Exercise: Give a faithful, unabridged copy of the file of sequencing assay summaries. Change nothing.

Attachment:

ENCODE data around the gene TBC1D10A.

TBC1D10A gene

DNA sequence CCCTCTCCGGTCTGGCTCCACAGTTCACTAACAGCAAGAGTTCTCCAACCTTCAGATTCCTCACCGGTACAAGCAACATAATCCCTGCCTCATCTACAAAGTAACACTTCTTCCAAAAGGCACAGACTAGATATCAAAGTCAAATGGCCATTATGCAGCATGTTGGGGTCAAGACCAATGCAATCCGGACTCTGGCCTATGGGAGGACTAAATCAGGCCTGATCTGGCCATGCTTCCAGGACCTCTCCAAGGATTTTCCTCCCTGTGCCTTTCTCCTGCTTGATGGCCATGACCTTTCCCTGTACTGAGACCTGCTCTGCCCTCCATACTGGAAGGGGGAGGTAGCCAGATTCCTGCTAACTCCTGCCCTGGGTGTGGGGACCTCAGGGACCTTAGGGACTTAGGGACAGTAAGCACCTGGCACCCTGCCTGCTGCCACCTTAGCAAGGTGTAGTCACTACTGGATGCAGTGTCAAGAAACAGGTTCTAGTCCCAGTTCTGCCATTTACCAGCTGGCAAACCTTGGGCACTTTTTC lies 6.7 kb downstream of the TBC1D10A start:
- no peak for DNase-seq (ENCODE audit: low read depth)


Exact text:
ENCODE data around the gene TBC1D10A.

TBC1D10A gene

DNA sequence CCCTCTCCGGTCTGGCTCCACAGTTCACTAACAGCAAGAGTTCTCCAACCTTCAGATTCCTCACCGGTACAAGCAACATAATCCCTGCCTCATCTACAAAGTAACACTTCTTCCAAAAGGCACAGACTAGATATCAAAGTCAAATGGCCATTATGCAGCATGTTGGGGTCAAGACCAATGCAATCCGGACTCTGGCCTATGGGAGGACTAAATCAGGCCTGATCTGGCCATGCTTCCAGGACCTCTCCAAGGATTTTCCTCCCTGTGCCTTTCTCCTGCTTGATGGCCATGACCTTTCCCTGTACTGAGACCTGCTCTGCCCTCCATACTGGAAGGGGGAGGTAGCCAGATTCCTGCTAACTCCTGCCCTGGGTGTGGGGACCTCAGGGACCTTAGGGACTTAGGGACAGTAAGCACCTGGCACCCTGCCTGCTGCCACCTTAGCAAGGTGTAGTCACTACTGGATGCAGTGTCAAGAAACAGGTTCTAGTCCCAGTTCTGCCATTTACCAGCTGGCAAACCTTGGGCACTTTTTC lies 6.7 kb downstream of the TBC1D10A start:
- no peak for DNase-seq (ENCODE audit: low read depth)